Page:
Why have an industrial tour of a river? The Woonasquatucket didn’t always look this way, hemmed in by brick buildings, cement sidewalks and asphalt streets on both sides. To see the past, look at the greenery along the water’s edge. There you can still see hints of what first drew people here.
Native Americans found abundant food in and along the Woonasquatucket as it wound its way from its headwaters in the woods of North Smithfield to the salty waters of Narragansett Bay at the eastern end of Providence.
Roger Williams recognized that the conjoining of rivers near the bay, known as “the Cove,” would be a promising site for the growth of his “lively experiment.”
Subsequent waves of newcomers in search of work and wealth shared his assessment. Early Rhode Islanders who farmed the land near the river in the 18th century gave way to 19th century industrialists who built textile mills along the river’s banks, industries that in turn drew immigrants to Providence with the promise of work. Ethnic working-class communities sprung up along the river, forming the neighborhoods of Federal Hill, Olneyville and the West End.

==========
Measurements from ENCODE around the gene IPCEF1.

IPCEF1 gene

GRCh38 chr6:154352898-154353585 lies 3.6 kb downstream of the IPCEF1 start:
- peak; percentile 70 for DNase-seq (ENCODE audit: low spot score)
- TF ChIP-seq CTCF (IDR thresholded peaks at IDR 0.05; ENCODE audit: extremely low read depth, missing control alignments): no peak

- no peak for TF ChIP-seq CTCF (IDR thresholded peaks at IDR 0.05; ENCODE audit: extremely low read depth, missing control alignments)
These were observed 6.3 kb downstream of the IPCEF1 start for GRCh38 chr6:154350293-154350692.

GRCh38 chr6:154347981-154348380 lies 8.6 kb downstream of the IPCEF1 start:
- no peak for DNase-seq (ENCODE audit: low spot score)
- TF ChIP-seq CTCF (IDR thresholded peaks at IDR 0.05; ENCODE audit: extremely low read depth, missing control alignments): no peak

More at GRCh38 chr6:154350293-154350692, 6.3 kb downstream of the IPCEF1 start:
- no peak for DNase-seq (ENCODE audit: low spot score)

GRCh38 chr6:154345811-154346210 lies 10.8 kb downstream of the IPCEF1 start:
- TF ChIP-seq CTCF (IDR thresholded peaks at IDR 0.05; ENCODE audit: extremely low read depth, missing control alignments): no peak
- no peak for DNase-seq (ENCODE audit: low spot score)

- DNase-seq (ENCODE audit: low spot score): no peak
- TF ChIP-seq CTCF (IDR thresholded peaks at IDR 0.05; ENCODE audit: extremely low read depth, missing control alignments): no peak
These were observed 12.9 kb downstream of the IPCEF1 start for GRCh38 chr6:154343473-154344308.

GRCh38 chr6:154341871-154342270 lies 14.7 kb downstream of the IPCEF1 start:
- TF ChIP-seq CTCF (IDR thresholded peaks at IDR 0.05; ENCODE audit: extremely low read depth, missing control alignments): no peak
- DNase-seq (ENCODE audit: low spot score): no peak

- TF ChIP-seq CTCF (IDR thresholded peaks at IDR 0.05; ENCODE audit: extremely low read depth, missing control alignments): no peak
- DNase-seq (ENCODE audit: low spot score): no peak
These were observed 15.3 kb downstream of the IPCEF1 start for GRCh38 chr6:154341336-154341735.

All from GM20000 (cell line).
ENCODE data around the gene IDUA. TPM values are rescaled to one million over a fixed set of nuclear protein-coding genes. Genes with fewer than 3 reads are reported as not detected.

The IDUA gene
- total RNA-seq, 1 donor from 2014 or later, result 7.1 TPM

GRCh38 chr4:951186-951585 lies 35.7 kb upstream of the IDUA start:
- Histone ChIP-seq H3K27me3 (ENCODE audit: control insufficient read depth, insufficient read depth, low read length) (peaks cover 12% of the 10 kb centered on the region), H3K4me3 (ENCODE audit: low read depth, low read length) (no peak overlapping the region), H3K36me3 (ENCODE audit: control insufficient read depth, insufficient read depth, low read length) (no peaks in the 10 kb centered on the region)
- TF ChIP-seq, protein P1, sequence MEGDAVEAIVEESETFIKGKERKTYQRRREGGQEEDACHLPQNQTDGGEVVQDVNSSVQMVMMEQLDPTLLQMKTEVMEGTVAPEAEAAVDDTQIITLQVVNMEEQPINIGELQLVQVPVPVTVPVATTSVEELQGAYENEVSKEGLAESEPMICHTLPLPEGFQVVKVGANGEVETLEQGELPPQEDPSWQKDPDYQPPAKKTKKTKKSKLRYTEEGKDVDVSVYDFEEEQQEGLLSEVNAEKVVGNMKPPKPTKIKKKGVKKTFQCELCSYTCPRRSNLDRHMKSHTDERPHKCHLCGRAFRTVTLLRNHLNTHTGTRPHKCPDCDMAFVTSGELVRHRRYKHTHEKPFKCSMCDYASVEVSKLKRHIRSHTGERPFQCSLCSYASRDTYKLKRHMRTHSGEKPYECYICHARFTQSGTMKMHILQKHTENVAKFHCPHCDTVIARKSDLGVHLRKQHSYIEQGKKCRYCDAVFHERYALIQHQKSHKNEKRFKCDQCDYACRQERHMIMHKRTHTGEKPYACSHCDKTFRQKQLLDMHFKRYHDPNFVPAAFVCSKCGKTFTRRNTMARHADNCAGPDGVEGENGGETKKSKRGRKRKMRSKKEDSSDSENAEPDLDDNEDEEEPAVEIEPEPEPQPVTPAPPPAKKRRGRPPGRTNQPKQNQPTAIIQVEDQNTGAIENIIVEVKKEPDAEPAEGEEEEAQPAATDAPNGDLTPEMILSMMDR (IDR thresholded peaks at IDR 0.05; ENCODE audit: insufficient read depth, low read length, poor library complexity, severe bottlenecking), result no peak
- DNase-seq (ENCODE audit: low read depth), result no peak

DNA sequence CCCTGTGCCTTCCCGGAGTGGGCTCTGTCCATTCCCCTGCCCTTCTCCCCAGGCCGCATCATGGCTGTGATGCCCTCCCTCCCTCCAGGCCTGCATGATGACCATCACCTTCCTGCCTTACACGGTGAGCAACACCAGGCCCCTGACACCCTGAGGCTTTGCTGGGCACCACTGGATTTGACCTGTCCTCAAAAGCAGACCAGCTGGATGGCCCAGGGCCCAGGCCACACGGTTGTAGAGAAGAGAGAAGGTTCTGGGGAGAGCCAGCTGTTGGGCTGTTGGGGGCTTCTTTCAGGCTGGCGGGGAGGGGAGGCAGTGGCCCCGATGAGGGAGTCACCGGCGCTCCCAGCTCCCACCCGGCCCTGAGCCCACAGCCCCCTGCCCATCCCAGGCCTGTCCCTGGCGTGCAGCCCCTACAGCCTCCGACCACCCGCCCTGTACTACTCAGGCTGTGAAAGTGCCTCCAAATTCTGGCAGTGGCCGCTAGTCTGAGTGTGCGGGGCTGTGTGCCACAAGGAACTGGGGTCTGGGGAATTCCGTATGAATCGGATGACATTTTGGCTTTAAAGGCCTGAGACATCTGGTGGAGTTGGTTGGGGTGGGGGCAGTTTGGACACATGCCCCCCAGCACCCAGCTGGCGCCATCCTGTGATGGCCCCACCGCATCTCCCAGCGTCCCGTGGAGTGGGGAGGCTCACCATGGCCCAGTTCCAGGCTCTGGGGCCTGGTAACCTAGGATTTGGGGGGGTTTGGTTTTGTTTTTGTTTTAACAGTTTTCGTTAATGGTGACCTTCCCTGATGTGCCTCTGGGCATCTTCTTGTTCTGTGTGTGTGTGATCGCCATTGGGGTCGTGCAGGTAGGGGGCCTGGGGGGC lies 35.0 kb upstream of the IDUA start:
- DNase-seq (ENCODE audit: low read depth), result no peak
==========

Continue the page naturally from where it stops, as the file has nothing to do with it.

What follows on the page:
With the shift from water, to steam, to electrical power, industry in Rhode Island scaled up. By the turn of the 20th century, behemoth industrial giants like Brown and Sharpe and American Locomotive Works lined the river. Providence became one of the wealthiest cities in the country, and Rhode Island, the most industrialized state in the nation.